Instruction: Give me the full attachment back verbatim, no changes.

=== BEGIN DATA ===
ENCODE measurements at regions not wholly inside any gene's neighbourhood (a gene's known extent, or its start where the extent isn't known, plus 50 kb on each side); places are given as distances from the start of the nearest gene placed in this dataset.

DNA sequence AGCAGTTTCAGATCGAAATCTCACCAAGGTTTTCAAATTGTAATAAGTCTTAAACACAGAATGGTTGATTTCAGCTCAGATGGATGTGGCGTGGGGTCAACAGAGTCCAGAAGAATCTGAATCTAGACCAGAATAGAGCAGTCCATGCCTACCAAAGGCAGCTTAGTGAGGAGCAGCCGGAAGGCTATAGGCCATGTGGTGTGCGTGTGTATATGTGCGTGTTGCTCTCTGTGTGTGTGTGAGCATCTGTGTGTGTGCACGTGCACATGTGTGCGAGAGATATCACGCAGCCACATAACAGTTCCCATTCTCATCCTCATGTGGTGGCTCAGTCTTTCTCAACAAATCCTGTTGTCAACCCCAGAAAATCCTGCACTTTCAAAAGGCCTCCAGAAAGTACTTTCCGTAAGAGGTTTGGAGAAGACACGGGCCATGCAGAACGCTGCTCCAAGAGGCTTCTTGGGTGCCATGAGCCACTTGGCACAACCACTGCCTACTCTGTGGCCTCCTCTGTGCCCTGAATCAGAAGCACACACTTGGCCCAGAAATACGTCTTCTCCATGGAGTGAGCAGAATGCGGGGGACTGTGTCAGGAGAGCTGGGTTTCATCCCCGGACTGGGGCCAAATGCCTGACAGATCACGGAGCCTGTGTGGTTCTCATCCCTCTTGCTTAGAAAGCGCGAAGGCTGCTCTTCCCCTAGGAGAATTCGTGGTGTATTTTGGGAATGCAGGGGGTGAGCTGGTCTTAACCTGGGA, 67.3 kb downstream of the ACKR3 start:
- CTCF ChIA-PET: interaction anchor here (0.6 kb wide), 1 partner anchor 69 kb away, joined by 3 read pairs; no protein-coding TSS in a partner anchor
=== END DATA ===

ENCODE measurements at regions not wholly inside any gene's neighbourhood (a gene's known extent, or its start where the extent isn't known, plus 50 kb on each side); places are given as distances from the start of the nearest gene placed in this dataset.

DNA sequence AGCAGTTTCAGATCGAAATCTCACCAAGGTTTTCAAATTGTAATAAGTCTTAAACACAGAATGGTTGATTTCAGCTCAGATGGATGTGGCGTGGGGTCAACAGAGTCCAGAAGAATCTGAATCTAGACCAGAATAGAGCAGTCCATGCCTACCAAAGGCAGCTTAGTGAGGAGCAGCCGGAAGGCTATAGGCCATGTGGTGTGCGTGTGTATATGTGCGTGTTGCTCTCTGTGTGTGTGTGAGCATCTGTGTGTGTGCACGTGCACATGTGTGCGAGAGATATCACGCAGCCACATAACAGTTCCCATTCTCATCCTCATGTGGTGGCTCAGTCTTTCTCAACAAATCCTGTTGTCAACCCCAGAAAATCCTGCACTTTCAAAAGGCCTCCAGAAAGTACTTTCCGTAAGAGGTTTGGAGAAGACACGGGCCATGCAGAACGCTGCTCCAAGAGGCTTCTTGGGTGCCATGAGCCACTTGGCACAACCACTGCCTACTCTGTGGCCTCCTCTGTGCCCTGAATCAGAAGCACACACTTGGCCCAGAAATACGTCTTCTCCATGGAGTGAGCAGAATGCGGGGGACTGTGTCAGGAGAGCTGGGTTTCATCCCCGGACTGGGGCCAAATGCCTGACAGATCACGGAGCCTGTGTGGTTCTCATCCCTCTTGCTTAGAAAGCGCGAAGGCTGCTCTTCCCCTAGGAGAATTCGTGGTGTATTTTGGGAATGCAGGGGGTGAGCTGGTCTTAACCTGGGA, 67.3 kb downstream of the ACKR3 start:
- CTCF ChIA-PET: interaction anchor here (0.6 kb wide), 1 partner anchor 69 kb away, joined by 3 read pairs; no protein-coding TSS in a partner anchor